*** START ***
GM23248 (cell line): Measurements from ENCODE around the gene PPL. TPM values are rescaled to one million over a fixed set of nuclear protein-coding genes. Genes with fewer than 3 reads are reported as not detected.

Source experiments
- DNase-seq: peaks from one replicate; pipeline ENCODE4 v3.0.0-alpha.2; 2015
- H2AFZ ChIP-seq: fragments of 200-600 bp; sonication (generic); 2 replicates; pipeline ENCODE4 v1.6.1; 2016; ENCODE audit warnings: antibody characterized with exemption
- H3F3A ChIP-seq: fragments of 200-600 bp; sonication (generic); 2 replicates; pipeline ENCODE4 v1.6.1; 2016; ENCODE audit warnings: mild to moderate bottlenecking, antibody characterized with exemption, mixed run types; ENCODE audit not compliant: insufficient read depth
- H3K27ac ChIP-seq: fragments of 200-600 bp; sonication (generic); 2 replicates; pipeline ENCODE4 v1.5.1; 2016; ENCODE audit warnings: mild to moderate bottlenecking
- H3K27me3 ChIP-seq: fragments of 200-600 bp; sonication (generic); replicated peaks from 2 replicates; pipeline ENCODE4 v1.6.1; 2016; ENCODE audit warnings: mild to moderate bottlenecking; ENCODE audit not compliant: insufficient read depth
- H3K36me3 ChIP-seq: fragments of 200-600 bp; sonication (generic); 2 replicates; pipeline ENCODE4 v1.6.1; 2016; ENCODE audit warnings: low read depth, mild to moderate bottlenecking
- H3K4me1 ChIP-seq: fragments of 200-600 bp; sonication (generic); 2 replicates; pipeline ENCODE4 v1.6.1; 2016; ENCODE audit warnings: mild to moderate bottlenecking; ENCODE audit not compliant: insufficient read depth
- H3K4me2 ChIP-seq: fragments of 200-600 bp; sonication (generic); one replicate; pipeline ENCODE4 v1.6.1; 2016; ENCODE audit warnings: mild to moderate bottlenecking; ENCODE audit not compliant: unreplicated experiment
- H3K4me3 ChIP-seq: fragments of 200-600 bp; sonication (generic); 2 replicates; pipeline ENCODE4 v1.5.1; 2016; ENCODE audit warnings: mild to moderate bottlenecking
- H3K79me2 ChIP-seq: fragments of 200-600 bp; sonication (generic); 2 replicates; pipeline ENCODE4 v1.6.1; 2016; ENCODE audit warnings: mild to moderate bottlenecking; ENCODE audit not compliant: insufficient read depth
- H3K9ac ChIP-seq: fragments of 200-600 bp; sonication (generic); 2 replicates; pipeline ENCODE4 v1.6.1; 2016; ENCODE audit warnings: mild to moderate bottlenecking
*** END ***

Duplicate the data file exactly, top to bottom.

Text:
GM23248 (cell line): Measurements from ENCODE around the gene PPL. TPM values are rescaled to one million over a fixed set of nuclear protein-coding genes. Genes with fewer than 3 reads are reported as not detected.

Source experiments
- DNase-seq: peaks from one replicate; pipeline ENCODE4 v3.0.0-alpha.2; 2015
- H2AFZ ChIP-seq: fragments of 200-600 bp; sonication (generic); 2 replicates; pipeline ENCODE4 v1.6.1; 2016; ENCODE audit warnings: antibody characterized with exemption
- H3F3A ChIP-seq: fragments of 200-600 bp; sonication (generic); 2 replicates; pipeline ENCODE4 v1.6.1; 2016; ENCODE audit warnings: mild to moderate bottlenecking, antibody characterized with exemption, mixed run types; ENCODE audit not compliant: insufficient read depth
- H3K27ac ChIP-seq: fragments of 200-600 bp; sonication (generic); 2 replicates; pipeline ENCODE4 v1.5.1; 2016; ENCODE audit warnings: mild to moderate bottlenecking
- H3K27me3 ChIP-seq: fragments of 200-600 bp; sonication (generic); replicated peaks from 2 replicates; pipeline ENCODE4 v1.6.1; 2016; ENCODE audit warnings: mild to moderate bottlenecking; ENCODE audit not compliant: insufficient read depth
- H3K36me3 ChIP-seq: fragments of 200-600 bp; sonication (generic); 2 replicates; pipeline ENCODE4 v1.6.1; 2016; ENCODE audit warnings: low read depth, mild to moderate bottlenecking
- H3K4me1 ChIP-seq: fragments of 200-600 bp; sonication (generic); 2 replicates; pipeline ENCODE4 v1.6.1; 2016; ENCODE audit warnings: mild to moderate bottlenecking; ENCODE audit not compliant: insufficient read depth
- H3K4me2 ChIP-seq: fragments of 200-600 bp; sonication (generic); one replicate; pipeline ENCODE4 v1.6.1; 2016; ENCODE audit warnings: mild to moderate bottlenecking; ENCODE audit not compliant: unreplicated experiment
- H3K4me3 ChIP-seq: fragments of 200-600 bp; sonication (generic); 2 replicates; pipeline ENCODE4 v1.5.1; 2016; ENCODE audit warnings: mild to moderate bottlenecking
- H3K79me2 ChIP-seq: fragments of 200-600 bp; sonication (generic); 2 replicates; pipeline ENCODE4 v1.6.1; 2016; ENCODE audit warnings: mild to moderate bottlenecking; ENCODE audit not compliant: insufficient read depth
- H3K9ac ChIP-seq: fragments of 200-600 bp; sonication (generic); 2 replicates; pipeline ENCODE4 v1.6.1; 2016; ENCODE audit warnings: mild to moderate bottlenecking